Tanter och representanter : Dilemman i frivilliga organisationer : en fråga om oligarki eller demokrati?
The aim of this thesis emanated from a discussion whether voluntary associations have a choice or not regarding their democratic development. Robert Michels (1911/1983), one of the classic sociological thinkers, says no. The path towards oligarchy is inevitable. Nevertheless, maybe there are certain points, where the organizations face a certain democratic “dilemma” (Merton, 1966), forcing them more or less easily towards the oligarchic path? Seven counterarguments deriving from modern perspectives on participatory democracy (Pateman 1985; 1989) where used to find a way to avoid the oligarchic path and by that develop democracy in organizations. Since democracy also requires equality, the dissertation explored the question of power and influence in democratic organisations by studying the use of (spoken) language. Inspired by sociolinguistic theory (Milles, 2004) the aim was to identify dominance of the conversation: Who are taking part of the conversation? Are there differences between women and men in democratic organisations?The main part of the study consists of group interviews. Members of the boards of six relatively small voluntary associations where chosen as units of analysis. Information around founding an association gathered from 75 homepages on Internet served as background data. The language as each one of the 27 board members where studied both separately and as conversation.The conclusion is that formal structures build in hierarchal levels already when voluntary organisations take form. The dilemmas seem to revolve around the two fundamental criteria of democratic government, namely effectiveness and responsiveness are more or less explicitly stated. Awareness of dilemmas seems to be a possible way to avoid the determinism of oligarchy. The need for reinterpretation of the goals now and then could make it easier to find alternative actions. The associations have to strike a balance between effectiveness in relation to their goals and effectiveness in a democratic sense, a balance not always held. By clarifying the work and development processes of the voluntary organisations it is possible to identify (the lack of) democratic work within the organisations – a useful instrument in practice. The elite that runs the organisations is almost exclusively male and is preventing the members, especially women, from voicing their opinion. Democracy obstructs by structures demanded by society, socialised gender structures and the need of efficiency. The representatives are not always carrying out their task as elected representatives; self-interest puts before the common good.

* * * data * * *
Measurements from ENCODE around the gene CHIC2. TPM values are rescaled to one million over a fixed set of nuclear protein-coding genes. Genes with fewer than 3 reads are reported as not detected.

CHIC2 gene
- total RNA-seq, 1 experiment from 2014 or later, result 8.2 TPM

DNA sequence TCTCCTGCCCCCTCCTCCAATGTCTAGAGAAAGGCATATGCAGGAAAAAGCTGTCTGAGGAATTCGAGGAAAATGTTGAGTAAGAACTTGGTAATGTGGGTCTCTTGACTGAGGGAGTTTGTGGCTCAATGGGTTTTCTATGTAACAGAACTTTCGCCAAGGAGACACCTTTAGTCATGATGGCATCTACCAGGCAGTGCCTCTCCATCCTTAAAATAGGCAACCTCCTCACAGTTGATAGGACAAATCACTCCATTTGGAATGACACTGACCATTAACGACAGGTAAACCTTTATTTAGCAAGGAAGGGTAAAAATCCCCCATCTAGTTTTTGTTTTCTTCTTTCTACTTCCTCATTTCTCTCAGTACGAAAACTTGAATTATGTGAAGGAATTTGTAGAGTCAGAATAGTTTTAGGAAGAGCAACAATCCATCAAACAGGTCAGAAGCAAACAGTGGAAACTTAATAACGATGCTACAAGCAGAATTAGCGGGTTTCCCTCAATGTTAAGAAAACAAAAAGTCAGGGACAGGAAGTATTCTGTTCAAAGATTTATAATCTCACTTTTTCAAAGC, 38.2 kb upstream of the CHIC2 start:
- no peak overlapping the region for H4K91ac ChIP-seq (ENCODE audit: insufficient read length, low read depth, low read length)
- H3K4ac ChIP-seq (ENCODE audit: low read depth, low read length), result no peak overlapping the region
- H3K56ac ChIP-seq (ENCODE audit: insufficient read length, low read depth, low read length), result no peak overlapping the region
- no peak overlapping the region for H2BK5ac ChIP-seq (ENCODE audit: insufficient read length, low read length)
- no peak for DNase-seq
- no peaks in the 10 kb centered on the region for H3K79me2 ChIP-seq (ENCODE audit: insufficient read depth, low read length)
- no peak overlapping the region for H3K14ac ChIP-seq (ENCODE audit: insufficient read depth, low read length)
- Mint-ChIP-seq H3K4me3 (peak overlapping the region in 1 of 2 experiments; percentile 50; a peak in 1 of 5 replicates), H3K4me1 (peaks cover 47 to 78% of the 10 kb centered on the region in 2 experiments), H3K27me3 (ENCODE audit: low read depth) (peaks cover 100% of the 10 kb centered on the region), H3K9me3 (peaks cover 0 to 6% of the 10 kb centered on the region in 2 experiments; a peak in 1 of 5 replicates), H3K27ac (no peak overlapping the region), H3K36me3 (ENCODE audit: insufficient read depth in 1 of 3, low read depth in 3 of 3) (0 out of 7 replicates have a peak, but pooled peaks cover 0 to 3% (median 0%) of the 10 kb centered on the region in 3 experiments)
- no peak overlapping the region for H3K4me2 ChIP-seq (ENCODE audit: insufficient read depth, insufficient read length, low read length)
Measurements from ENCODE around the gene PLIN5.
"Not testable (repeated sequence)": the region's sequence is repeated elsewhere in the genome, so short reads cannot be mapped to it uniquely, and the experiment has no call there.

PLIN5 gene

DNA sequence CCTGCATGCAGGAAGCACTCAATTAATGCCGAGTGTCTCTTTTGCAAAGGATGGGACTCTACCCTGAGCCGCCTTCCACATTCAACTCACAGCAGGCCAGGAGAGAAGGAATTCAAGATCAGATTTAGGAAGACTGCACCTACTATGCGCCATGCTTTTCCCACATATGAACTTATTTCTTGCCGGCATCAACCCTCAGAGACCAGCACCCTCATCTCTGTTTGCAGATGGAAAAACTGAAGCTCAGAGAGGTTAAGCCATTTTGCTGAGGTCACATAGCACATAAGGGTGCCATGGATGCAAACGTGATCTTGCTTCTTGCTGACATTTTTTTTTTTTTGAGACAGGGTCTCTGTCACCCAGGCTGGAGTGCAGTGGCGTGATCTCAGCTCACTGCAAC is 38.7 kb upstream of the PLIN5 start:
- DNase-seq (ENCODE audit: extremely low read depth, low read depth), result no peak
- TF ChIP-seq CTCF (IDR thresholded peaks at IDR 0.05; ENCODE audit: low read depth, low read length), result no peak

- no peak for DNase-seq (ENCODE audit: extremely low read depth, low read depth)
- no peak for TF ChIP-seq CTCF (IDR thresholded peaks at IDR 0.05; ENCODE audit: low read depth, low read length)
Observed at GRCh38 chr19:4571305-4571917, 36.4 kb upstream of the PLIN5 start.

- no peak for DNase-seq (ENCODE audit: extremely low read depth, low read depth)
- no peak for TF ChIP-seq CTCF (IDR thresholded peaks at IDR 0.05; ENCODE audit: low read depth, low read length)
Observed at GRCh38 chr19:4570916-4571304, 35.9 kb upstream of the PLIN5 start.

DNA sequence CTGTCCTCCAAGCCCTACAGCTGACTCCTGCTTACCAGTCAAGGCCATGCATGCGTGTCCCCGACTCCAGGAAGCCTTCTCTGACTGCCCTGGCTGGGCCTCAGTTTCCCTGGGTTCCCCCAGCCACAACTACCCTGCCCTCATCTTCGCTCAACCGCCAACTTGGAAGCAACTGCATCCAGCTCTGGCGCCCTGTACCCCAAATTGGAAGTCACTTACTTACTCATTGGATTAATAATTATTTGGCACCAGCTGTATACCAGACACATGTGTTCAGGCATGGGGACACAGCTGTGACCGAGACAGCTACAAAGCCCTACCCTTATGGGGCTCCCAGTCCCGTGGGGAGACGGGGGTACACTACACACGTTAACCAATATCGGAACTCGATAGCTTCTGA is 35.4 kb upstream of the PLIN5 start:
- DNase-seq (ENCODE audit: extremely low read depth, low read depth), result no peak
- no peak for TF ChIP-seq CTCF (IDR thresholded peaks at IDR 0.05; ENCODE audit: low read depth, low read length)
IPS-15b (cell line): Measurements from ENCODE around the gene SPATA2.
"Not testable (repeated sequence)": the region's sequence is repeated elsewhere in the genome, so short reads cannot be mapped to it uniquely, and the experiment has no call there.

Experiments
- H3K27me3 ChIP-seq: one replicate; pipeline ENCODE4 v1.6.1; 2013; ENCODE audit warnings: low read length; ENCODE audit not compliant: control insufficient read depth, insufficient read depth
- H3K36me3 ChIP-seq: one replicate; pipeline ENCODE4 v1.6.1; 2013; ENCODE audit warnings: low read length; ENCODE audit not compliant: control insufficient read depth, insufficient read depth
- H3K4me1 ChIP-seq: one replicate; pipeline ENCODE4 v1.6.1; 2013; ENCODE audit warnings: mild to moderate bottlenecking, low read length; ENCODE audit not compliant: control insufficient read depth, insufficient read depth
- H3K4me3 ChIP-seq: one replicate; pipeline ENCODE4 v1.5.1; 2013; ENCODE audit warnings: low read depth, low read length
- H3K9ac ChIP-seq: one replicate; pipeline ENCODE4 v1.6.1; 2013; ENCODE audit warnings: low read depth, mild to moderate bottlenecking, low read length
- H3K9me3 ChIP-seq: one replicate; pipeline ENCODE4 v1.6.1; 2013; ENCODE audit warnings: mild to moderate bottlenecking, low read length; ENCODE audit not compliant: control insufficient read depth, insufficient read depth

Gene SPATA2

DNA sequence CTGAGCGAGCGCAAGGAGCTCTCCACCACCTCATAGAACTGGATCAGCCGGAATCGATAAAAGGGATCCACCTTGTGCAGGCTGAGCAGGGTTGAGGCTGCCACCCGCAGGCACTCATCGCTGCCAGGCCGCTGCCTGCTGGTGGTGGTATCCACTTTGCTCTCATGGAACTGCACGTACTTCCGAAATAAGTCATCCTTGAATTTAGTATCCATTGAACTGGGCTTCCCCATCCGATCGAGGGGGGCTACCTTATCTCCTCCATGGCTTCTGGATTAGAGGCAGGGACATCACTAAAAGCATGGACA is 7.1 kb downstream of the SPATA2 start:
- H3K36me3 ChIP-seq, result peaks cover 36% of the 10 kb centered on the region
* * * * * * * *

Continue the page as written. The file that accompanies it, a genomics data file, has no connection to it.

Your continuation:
Source Type:Doctoral Dissertation
Keywords:SOCIAL SCIENCES; Social sciences; Sociology; Dilemmas in democratic organisations; Voluntary association and democracy; Gender in democratic organisations
Date of Publication:01/01/2006